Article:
The 208 pages between the covers of this book contain an astounding gathering of information and knowledge for your reading and collecting pleasure. Here is a chapter-by-chapter outline of what you will find in The Jewel Box Book:
Introduction Boxes Through the Ages The "Modern" Jewel Box (1900 to 1925) A Medley of Styles
Floral Motifs Revival Motifs Other Motifs of the Period
Jewel Box Linings and Bottom DecorationMetal CompositionFinishesFrom the Manufacturer to the Market
Trademarks Patents Copyrights Pirating of Designs Quality Control Sales and Advertising
Sample Catalogs of the TimeManufacturers and Their Boxes
Anchor Silver Plate Company The Art Metal Works Benedict Manufacturing Company Benedict-Proctor Brainard & Wilson Corporation (P.A.) Coon Silver Manufacturing Company Jennings Brothers Manufacturing Company Kronheimer & Oldenbusch Company (N.B.) Rogers Silver Plate Company Weidlich Brothers Manufacturing Company
Other Boxes of the Period
Manufacturer Unknown German Jewel Boxes
Back of Book
Collier's Cyclopedia, "The Language of Flowers Dating Jewel Boxes References: Catalogs, and other Publications Cited Meaning of Other Common Motifs Jewel Box Value Guide Abbreviations Used in this Book
ANTIQUE ART NOUVEAU VICTORIAN JEWELRY BOXES
Jewelry boxes in the early 1900’s were also called “jewel cases,” “caskets” and occasionally “trinket boxes.” They were classified as Art Metal Wares and usually made of cast metal, finished—or plated–in gold, silver, copper or ivory. Floral motifs held a major place in the American jewel box world. The “LANGUAGE OF FLOWERS” had become a particularly popular concept during the Victorian Period. Each blossom conveyed a special thought, so a conversation could be expressed through the exchange of flowers– the four-leaf clover for good luck, daisies for innocence, roses for love and beauty, and so on.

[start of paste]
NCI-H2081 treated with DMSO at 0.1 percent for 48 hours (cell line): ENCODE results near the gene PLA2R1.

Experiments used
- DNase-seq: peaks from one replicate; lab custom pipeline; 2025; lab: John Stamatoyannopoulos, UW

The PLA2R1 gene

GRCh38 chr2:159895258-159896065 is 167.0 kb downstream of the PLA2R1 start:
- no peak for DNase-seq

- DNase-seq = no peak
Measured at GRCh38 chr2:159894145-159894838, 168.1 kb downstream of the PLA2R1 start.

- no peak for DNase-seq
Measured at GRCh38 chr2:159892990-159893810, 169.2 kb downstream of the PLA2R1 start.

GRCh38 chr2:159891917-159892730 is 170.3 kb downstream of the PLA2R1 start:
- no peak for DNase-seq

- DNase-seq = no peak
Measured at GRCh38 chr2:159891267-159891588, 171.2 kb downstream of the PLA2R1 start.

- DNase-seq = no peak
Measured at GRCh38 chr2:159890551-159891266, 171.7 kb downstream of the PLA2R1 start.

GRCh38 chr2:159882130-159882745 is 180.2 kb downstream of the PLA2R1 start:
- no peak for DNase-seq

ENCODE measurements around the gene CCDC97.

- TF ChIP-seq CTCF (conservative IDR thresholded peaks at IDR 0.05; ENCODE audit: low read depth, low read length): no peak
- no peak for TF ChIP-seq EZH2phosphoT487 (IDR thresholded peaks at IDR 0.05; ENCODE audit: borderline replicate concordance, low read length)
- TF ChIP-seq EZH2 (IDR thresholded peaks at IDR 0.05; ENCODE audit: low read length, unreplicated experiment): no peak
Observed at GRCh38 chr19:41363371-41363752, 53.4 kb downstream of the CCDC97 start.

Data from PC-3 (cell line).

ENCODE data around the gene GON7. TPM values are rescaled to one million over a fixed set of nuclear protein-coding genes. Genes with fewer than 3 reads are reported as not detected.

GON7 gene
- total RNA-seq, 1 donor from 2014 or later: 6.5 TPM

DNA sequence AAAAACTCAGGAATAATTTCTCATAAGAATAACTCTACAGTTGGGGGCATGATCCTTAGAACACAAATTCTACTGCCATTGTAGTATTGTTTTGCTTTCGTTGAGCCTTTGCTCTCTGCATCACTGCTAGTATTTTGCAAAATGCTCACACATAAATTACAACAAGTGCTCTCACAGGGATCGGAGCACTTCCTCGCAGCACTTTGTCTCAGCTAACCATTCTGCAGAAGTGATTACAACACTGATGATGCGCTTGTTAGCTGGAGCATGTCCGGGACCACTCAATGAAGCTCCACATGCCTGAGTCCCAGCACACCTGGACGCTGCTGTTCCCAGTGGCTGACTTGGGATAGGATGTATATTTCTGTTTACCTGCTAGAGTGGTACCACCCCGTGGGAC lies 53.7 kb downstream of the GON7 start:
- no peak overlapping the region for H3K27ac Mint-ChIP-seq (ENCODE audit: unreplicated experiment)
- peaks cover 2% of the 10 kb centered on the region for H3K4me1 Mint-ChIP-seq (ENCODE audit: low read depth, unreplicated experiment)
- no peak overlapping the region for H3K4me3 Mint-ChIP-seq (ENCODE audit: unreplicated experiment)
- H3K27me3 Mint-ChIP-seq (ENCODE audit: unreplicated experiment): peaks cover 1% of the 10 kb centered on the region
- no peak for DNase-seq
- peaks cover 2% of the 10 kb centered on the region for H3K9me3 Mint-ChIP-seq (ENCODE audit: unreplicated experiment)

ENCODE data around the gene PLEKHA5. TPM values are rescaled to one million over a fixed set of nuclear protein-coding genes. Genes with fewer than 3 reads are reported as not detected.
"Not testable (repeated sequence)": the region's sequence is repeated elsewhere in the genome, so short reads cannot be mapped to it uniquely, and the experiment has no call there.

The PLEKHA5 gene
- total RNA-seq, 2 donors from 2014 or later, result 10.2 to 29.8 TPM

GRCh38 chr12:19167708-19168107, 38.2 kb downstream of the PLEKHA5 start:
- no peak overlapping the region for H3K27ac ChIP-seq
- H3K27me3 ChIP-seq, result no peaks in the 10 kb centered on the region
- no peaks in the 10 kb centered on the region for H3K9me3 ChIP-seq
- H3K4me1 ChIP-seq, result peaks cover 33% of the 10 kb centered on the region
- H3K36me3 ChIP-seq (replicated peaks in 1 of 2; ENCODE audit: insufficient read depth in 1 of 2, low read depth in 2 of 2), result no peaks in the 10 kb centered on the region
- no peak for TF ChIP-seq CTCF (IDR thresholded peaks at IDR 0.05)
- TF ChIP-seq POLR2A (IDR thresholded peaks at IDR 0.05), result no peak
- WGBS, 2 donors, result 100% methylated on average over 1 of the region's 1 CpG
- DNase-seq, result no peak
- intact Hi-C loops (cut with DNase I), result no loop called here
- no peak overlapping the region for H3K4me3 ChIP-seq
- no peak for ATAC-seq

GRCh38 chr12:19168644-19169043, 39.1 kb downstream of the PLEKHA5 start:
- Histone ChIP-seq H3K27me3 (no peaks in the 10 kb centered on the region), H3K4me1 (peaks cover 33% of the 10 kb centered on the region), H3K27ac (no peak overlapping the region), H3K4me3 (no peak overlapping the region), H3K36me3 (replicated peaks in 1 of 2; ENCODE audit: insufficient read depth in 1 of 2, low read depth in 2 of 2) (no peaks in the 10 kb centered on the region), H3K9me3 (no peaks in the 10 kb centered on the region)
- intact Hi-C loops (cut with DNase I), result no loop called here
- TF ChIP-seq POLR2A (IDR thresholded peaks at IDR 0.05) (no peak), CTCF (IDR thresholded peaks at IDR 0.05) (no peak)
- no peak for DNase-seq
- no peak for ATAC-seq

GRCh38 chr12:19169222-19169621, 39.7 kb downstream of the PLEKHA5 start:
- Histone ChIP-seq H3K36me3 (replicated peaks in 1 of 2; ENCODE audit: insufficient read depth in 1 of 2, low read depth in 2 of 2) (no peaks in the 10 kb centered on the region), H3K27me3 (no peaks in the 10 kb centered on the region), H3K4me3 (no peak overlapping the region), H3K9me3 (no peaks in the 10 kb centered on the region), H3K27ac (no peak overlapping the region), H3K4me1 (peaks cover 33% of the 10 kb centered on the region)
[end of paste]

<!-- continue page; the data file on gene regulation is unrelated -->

Within The Jewel Box Book is the complete chapter entitled “LANGUAGE OF FLOWERS” from Collier’s Cyclopedia of Social and Commercial Information. Published in 1883, it provides an authoritative basis for the meanings of flowers depicted on the jewel cases pictured in this book.
At the turn of the century, these “sentiments” were also reflected in the Art Nouveau style on jewelry boxes. Art Nouveau was a romantic style noted for its flowing, asymmetrical lines, with motifs relating to nature which fit very well with the Victorian love of flowers. Vines, birds, women with flowing hair: Birds, Bees, Peacocks, Hearts, Religious, Cherubs, Cupid, and others. Then jewel box styles broadened to include Revival styles from around the world: Egypt, Pompeii, Greece and Rome, then home to Colonial America; Arts and Crafts appeared, and Art Deco; all before WWI.